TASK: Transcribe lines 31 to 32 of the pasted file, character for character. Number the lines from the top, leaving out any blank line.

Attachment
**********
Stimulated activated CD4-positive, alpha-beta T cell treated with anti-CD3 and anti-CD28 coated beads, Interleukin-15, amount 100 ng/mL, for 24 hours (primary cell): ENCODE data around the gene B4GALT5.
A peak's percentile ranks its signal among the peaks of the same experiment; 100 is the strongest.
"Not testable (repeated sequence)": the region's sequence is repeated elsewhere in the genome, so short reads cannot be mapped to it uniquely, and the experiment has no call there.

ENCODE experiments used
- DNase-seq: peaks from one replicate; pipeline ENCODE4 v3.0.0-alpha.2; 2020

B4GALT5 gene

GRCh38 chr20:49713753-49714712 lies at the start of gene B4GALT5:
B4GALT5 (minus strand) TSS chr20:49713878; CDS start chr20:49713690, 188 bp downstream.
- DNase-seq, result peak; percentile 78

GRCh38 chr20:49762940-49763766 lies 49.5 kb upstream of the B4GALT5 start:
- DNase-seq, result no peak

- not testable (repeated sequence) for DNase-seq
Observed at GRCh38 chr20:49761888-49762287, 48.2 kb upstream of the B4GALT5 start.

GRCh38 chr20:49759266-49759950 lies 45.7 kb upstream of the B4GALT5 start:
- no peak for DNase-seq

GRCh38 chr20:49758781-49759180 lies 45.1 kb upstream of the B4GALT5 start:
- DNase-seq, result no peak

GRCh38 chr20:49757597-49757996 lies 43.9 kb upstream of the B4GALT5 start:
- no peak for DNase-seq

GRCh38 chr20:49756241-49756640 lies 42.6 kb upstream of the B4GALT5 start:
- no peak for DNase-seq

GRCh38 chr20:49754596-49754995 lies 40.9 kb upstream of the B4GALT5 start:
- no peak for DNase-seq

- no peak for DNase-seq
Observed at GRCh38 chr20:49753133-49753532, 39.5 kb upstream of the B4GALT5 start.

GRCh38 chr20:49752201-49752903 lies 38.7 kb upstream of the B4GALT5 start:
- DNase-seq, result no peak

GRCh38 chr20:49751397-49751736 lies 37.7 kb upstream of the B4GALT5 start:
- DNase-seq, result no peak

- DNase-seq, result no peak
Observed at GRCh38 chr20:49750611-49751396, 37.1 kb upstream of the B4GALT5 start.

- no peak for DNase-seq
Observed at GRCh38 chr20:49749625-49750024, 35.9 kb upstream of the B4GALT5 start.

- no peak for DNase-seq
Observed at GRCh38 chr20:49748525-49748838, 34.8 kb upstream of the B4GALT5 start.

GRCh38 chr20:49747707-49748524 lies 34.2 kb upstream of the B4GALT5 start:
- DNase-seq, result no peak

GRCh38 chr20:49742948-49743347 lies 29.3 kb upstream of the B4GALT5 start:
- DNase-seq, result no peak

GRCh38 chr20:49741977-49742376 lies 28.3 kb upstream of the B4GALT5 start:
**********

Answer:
Observed at GRCh38 chr20:49750611-49751396, 37.1 kb upstream of the B4GALT5 start.

- no peak for DNase-seq